Micah Zenko writes: Last week, the Daily Beast published an “exclusive” news story supported by comments from two anonymous administration officials: “Obama Asks Pentagon for Syria No-Fly Zone Plan.” The newsworthiness and hype surrounding such reporting was puzzling given that the military’s operational plans for a no-fly zone (NFZ) in Syria were completed many months ago and have been refined as new information has become available. Of course, versions of these plans have also been briefed in detail to the White House on multiple occasions. Soon after the Daily Beast story ran, Pentagon spokesperson Dave Lapan felt compelled to declare: “There is no new planning effort underway.” This failed effort to plant a story about White House interest in NFZ options for Syria is perhaps the most perfunctory effort ever to coerce a foreign leader — in this case, Bashar al-Assad, before the forthcoming diplomatic discussions in Geneva.
The Obama administration’s leaks should not be surprising — they are representative of the theatrical and half-hearted nature of America’s debate over military intervention in Syria. On March 27, 2011, just one week after a U.S.-led coalition began selectively enforcing an NFZ over Libya, then-Senator Joseph Lieberman endorsed a similar measure for Syria, in case Assad “turns his weapons on his people and begins to slaughter them, as Qaddafi did.” Over the subsequent 27 months, every plausible military tactic and mission has been exhaustively analyzed and deliberated by policymakers, active-duty and retired military officials, pundits (including myself), journalists, and others.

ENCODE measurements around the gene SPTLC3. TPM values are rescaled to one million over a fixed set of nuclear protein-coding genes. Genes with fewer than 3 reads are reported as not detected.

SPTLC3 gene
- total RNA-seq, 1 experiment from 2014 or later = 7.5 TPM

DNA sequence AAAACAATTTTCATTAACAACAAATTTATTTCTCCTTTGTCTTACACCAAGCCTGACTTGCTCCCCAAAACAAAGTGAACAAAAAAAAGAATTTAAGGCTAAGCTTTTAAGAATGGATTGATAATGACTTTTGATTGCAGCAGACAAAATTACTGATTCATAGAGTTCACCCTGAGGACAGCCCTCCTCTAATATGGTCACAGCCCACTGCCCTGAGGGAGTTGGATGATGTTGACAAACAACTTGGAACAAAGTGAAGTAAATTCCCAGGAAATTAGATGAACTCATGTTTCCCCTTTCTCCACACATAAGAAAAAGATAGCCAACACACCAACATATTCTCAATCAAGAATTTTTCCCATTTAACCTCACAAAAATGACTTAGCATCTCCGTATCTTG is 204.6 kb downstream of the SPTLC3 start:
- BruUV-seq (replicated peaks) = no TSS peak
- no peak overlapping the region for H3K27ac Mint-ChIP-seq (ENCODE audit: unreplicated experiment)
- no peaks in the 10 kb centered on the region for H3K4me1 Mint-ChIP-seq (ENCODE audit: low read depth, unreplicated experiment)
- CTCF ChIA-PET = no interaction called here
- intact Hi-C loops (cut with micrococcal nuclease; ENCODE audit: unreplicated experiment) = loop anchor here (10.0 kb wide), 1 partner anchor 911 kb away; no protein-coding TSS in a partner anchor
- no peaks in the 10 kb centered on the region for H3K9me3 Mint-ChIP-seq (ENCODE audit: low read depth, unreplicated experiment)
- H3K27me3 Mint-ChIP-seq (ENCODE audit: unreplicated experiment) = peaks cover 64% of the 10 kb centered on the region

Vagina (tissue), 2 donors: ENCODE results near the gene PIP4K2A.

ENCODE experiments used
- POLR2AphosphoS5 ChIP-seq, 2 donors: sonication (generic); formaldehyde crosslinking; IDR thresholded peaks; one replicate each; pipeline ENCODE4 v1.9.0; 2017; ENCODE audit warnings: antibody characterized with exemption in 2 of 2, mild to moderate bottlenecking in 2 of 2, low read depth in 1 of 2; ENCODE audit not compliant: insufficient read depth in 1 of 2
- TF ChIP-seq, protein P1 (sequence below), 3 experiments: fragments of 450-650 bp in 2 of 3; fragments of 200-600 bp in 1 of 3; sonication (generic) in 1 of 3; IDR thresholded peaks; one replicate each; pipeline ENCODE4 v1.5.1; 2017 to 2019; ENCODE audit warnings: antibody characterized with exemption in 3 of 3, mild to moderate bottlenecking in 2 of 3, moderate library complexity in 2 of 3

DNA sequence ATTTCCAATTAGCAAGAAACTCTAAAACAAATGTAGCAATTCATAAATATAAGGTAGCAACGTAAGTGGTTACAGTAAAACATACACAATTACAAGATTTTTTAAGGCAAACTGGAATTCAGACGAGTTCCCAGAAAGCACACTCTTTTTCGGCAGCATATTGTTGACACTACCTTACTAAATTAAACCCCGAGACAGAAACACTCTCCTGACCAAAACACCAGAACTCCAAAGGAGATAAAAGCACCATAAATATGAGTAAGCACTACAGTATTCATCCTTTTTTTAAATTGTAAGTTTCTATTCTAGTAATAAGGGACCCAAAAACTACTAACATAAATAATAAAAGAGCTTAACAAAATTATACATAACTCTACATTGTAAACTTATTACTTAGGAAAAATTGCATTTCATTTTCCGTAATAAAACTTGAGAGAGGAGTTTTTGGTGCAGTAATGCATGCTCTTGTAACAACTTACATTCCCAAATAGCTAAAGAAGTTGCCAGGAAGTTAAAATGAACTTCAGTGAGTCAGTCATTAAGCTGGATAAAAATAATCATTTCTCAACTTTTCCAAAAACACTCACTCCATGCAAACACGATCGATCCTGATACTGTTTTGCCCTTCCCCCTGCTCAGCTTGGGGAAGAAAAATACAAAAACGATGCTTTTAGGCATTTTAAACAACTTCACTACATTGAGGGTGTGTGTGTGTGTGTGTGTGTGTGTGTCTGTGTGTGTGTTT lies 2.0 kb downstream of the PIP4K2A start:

Civilian officials have requested a range of military options, the Pentagon’s planning process has responded, congressional committees have held multiple hearings, the media has covered the unfolding fighting in and around Syria, and interested commentators have offered their opinions.
Seven months ago, State Department spokesperson Victoria Nuland told reporters: “On the no-fly zone itself, you know that we’ve been saying for quite a while we continue to study whether that makes sense, how it might work.” As those “studies” have continued, the American people have been polled repeatedly to gauge their opinion — the latest two polls demonstrate that less than a quarter of Americans think the U.S. military should intervene in Syria.
At this point, it is safe to say that — short of definitive evidence of large-scale regime-directed chemical weapons use, or threats to Turkey, a U.S. treaty ally — it is highly unlikely that the United States will intervene militarily in Syria’s civil war. [Continue reading…]